But it has also been the trigger of the correction in stocks–this transition. QE has promoted higher stock prices. Now we get a correction, and a new catalyst (earnings and the growth picture) to justify the next leg of the global economic recovery (and stock bull market).

With that in mind, the fundamentals for stocks are very strong. As stocks tick down, the better valuation on stocks will only be amplified, when we get hot first quarter earnings hitting in a few months (thanks to the big corporate tax cut). For the S&P 500 P/E: We have the “P” going down, and the “E” going up.

How long could this correction last?

Remember when we were discussing the probability of a correction back in November, we looked at this chart …

In September 2014, with no significant one event or catalyst prompting it, the S&P 500 went on a slide. Stocks closed on a record high on Friday, September 19 (2014). On Monday, stocks gapped lower and over the next 18 days fell 10%. But over the following 12 days it all came back–a sharp V-shaped recovery. It was a textbook technical correction–right at 10%, right into the prevailing trend. You can see it in the chart above: the v-shaped move in stocks, and the bounce right off of the big trendline.

What’s happened in the markets the last few days reminds me of that correction. The moves can be fast, and the recovery can be fast, in this (post-crisis) environment. Big institutions have been trading stocks through computer programs for a long time, but the speed at which these algorithms can access markets and information have changed dramatically over the past decade–so has the massive amount of assets deployed through high frequency trading programs. They can remove liquidity very quickly. Combine that with the reduced liquidity in markets that has resulted from the global financial crisis (i.e. the shrinkage of the marketing making community and of hedge fund speculators, and the banning of bank prop trading) and you get markets that can go down very fast. And you get markets that can go up very fast too.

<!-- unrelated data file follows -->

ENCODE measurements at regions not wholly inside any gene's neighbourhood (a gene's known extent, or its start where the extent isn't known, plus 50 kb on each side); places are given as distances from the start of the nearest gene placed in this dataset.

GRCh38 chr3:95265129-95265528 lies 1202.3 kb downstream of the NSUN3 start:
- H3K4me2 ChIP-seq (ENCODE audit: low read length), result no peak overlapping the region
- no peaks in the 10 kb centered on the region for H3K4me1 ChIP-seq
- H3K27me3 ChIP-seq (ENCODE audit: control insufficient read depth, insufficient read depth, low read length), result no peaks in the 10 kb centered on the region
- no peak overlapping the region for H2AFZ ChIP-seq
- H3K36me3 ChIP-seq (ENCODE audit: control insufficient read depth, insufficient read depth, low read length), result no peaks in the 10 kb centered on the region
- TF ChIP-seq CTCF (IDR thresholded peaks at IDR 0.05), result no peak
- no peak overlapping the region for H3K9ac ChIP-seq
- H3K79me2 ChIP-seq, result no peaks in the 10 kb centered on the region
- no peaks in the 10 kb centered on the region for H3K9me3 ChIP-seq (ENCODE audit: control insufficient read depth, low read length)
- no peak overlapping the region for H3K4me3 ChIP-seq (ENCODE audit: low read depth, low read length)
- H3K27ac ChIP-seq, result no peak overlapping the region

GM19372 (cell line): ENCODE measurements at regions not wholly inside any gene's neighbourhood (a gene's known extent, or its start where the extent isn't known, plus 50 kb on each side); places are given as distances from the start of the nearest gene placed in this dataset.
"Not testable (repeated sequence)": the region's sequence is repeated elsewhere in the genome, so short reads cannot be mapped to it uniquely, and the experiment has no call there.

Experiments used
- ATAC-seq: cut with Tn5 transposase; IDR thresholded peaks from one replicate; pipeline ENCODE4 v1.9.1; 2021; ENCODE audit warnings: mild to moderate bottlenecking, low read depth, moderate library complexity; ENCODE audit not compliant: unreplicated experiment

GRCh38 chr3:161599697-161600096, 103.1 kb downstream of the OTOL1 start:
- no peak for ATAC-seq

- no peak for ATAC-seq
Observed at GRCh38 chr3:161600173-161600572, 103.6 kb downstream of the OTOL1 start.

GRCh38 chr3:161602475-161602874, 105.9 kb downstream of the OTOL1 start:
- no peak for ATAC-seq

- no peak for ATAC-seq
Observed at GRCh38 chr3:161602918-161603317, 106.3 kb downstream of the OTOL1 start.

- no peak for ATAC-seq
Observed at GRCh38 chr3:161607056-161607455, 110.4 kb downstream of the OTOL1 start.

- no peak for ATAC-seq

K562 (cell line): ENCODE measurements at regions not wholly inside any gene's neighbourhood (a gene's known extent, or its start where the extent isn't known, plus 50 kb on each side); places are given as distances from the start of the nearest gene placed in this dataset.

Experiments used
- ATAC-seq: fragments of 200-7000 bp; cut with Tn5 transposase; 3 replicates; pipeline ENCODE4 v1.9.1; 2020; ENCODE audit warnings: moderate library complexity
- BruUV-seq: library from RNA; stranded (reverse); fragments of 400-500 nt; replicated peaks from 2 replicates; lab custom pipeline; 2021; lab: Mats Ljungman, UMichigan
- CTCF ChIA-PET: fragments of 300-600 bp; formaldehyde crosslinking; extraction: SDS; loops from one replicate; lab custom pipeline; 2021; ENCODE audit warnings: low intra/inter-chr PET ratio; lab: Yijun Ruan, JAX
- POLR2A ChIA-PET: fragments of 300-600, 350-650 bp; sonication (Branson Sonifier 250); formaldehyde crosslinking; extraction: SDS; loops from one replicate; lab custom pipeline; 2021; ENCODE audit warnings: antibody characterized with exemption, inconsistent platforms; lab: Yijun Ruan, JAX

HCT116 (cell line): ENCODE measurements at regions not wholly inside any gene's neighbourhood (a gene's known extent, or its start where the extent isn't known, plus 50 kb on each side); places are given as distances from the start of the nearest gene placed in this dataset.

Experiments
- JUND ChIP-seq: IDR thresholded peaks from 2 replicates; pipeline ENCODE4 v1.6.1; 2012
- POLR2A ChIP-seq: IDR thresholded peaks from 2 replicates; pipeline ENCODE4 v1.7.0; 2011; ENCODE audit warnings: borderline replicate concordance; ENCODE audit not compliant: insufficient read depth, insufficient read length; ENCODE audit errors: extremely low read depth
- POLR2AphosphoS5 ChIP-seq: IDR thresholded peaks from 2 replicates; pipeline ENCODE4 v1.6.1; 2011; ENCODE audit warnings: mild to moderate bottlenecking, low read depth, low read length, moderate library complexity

The proliferation of ETFs exacerbates this dynamic. ETFs give average investors access to immediate execution, which turns investors into reactive traders. Selling begets selling. And buying begets buying.

With the above dynamic, we’ve seen a fair share of quick declines and quick recoveries in the post-financial crisis era.

How do things look now?

In the chart above, this big trend line represents the move off of the oil crash lows of 2016. This 2560 area would give us a 10.8% correction in the S&P 500. I wouldn’t be surprised if we got there over a few days, and a recovery began. And I expect to stocks to end the year up double digits (still).

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February 5, 7:00 am EST

We talked this past week about the prospects that a correction was underway in stocks.  Stocks in China, Japan, Germany and the UK were already leading the way.  And with earnings from the big tech giants, I thought any cracks in the armor might give people reason to accelerate the profit taking.

That was the case.  Google (NASDAQ:GOOG) missed on earnings. And Apple (NASDAQ:AAPL) disappointed on guidance.  And the global stock markets were a sea of red on Friday.

Now, markets don’t go in a straight line, there are corrections along the way.  Remember, since 1946, the S&P 500 has had a 10% decline about once a year.  And we haven’t had one in a while. Since the election (in November of 2016), the worst decline in stocks from peak to trough has been only 3.4%.  We’ve matched that now.

Now, it should be noted that this decline isn’t driven by a negative turn in fundamentals, rather it’s driven by profit taking, and (more importantly) the increasing likelihood that a higher growth environment will ultimately allow the central banks in Europe and Japan to exit QE — the remaining instruments of life support for a global economy that has been brought back to life by fiscal stimulus.